That last post was so I could add one more than last year.
But I just wanted to add to my post of a couple of days ago in which my family member experienced the joys of the season in the ER. She has been admitted to the hospital and doing pretty well. The family looks to me to be critical, but she has been receiving excellent care.
On the way in to the hospital a couple of days later to visit I encountered a locked door. I'm not all that familiar with the hospital anymore. It has been over 40 years since I knew my way around, and it has changed drastically.
Along with the locked door, I encountered a confused older woman with a cane who inquired as to where the main entrance might be.
(I assume I must have some kind of light radiating from me that indicates I am a health care professional and stand at the ready to render assistance).
"I think it's up the hill there", I pointed. "I came in this door the other day".
"Well, it took me a long time to get here, I'm not going to be able to get up that hill", she looked mildly distressed, glancing around and waiting for someone to save her.
Sigh. "I'm going to try this door right down this ramp. I'll come down with you, then check to see it there door is open".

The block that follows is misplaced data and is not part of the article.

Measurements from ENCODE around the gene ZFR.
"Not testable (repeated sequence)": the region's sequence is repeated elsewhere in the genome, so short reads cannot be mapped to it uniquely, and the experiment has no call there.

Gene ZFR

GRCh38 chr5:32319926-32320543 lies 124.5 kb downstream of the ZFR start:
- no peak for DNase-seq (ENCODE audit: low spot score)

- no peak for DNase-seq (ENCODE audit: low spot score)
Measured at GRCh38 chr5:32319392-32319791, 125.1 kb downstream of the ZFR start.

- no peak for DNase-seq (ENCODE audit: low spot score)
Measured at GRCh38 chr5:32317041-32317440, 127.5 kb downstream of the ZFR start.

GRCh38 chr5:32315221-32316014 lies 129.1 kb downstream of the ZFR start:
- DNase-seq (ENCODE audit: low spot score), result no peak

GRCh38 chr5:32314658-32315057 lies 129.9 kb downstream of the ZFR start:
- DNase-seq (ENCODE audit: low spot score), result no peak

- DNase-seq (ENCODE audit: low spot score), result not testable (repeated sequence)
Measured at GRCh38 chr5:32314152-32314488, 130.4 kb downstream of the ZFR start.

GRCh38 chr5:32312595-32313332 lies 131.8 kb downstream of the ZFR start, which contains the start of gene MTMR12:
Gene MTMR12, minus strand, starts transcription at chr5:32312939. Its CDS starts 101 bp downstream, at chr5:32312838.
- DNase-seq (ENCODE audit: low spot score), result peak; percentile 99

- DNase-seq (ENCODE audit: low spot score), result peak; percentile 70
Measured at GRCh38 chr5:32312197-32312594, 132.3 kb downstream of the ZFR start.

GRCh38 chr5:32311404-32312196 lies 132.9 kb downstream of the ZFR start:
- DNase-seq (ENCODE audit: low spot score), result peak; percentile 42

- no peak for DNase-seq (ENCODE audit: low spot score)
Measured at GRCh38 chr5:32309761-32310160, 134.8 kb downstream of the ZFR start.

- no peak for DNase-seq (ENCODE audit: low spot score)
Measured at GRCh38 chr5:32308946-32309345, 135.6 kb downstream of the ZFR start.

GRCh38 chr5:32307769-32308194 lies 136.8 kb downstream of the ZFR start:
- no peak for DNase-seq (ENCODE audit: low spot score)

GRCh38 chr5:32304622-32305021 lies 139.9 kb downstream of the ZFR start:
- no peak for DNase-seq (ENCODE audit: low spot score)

We walked down the incline, and I deposited her on a bench, huffing. As I clearly saw people walking out the door, I called back to inquire if she wanted me to get her a wheelchair.
"Yes, if you can get someone to push it".
Sigh. That would be me.
I settled her into the wheelchair and we entered the building. There was no reception area, only a bank of elevators. I asked her which floor she would be visiting on.
She looked blank. "I don't know".
Sigh. Sigh. I espied a telephone on a table nearby, and pushed her next to it. "OK, pick up that phone, dial "o", and ask, the operator will direct you".
Brief conversation ensued. "X Building, 9th floor", she said with satisfaction, clearly in no rush to find someone other than myself to take her there. Good thing I was headed to the same building, except I was only going to the 7th. But first she had to drop the stack of papers she was carrying. She wasn't going to pick it up. I couldn't leave it.
So, I took her in the wheelchair up the elevator to the 9th. "I am ok from here", she said as I neared a wheelchair stall around the corner from the nurses station. "Thank you, and I'll be sure to pay it forward"
"I'm sure someone will be very grateful, have a nice day".
Later, as I was headed to my car in the parking lot, another older, confused appearing woman stopped me. "Do you know where the main entrance is?"
Sigh. Sigh. Sigh.